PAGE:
Charity: A Middle Finger to Big Government

Hopefully someone in the store that day had been a bigger person than I.

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Originally written on December 26, 2016 at Oozlefinch Brewery    

I shop for groceries the same way I intend to survive the zombie apocalypse; dodging bodies and taking only what I can carry. Price is of no concern, the only imperative is survival. All other patrons are assumed dangerous –I’ve passed entire aisles just to protect my delectable, massive brain tissues.

I went to the grocery store today without a list, because sometimes you just need to live life like an outlaw soccer mom. I hustled through the store as I usually do, constantly gazing forward like a predatory Stephen Hawking. In the freezer aisle I was stopped by a middle-aged woman on a motorized scooter cart. Without saying anything she handed me a note. In sweet, loopy handwriting it read,

“Hello! I am deaf and going to school. Can you donate food/money/cards to help me out?”

She adorably signed it with a heart, but I was in shopping mode. I had not wanted to be bothered and was almost done shopping. So I handed the note back and said, “Sorry, I don’t have any,” and stalked off, infuriated that she had the audacity to ask for help. It’s the zombie apocalypse, dammit! Every man for himself.

It’s not a rare occurrence around here in Hampton that a stranger would come up to me and ask for money, and they often reek of booze and have bruises around their veins. There are lots of poor people around here and some of them approach you with their waistlines exposed, saying, “It’s okay, I’m unarmed.” Introverts, beware.

I continued to shop and justified that her problems weren’t mine. In the refrigerated aisle I checked a carton of eggs to see if any were cracked and none of them were. It was my last item; I could check out. I had everything I needed.

And that thought struck me hard. I had everything that I needed. It was true of the moment and in general. That woman did not have everything she needed. I wasn’t worried about the price of my own groceries, but suddenly when it was for someone else, price was a big deal.

I don’t much like our current welfare system. I won’t get into that contentious subject as we all have an opinion on the matter. I don’t like it, and it occurred to me that helping this woman directly during her time of need would bypass the welfare system. Why rely on the government when you can rely on your neighbor? That was the type of country in which I wanted to live; one where the citizens rely on each other and not on the government.

At that moment, I was what was wrong with America. I was worse than the One-Percenters who fart through fragrant suppositories (“Mmmm, good one dad! Smells like money!”), worse than the hordes of douchenoodles with man buns and their hair stylists. Maybe she wasn’t deaf, maybe she wasn’t poor. Maybe she was just paranoid and putting away supplies for the zombie apocalypse. But maybe she needed help, and I was in a position to help her.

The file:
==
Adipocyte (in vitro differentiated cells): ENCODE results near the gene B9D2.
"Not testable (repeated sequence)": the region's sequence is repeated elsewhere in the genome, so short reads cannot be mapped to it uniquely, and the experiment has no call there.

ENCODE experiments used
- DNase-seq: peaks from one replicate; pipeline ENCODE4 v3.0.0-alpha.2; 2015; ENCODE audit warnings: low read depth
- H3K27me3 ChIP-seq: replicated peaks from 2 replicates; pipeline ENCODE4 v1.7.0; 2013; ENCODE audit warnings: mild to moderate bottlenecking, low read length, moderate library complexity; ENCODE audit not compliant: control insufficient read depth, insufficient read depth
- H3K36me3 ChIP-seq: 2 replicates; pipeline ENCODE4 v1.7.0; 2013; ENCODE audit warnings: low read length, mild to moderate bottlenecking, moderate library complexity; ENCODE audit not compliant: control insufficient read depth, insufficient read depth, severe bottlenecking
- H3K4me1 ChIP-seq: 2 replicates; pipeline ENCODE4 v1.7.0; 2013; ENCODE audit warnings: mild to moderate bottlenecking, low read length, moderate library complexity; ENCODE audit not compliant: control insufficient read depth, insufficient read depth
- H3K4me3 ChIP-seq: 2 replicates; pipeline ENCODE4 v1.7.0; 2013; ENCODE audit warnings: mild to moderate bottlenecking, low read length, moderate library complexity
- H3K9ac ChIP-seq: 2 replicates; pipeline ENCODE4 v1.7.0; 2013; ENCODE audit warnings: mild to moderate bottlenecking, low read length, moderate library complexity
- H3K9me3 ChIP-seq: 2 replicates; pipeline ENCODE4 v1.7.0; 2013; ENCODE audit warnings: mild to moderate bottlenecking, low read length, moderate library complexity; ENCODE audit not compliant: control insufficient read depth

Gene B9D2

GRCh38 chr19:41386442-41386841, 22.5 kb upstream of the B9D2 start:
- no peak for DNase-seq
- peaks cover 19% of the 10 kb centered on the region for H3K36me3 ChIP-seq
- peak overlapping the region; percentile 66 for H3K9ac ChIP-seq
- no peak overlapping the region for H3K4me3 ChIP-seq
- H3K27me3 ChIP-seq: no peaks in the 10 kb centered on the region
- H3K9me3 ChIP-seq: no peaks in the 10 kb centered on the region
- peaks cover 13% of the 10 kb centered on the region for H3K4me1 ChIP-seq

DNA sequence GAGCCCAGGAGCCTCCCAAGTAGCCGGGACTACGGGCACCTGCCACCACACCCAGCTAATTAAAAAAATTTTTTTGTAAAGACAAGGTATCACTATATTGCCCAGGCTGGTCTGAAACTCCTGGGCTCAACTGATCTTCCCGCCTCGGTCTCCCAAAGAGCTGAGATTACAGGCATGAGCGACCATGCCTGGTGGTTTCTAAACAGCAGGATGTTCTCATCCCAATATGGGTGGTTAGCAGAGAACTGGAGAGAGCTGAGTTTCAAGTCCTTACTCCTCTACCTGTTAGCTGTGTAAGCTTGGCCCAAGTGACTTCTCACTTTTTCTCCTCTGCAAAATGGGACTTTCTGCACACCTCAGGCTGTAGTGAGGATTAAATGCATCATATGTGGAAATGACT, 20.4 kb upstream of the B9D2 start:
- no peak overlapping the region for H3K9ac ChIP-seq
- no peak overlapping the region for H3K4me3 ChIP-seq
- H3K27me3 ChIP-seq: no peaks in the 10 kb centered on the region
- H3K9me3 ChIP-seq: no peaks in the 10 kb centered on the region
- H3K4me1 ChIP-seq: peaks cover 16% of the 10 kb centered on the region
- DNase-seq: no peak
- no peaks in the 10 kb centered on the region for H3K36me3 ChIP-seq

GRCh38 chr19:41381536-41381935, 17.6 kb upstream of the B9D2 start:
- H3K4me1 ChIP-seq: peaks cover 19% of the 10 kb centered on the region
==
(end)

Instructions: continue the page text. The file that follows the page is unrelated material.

I darted over to the soup section and scooped up half a dozen cans of soup, about five measly dollars’ worth, and then paid. I left the rest my groceries with the clerk to go find the woman in the store. She wasn’t there. I drove around the block a few times to see where she had scooted off to. She was gone. Hopefully someone in the store that day had been a bigger person than I.

Guilt is a small price to pay when you have ample rent money, a budding retirement account, and grocery money. And I won’t try to remedy that guilt because I earned it. But I do think that this year I am going to start carrying more cash on me because the people in need will fare better with whole dollars rather than the government’s leftover pennies.

 

Post Script

When I went to Oozlefinch to write away the blues, a woman came up to me at random and asked me if I was writing something important.

I told her, “Absolutely not. It’s all bullshit.”

“How old are you?” she said.

I told her, and she took the pen from my hand, flipped to the last page of my journal, and wrote,

“I am 43. You will not be rich and ready to refine at any age. But you will have knowledge, love, hurt, and joy. So with every event- embrace it and keep smiling, loving, and giving. Peace!”

“Keep giving.”

I intend to keep that page in my wallet straight through the zombie apocalypse and for the rest of my life, or at least until the day I forget it in the washer machine.

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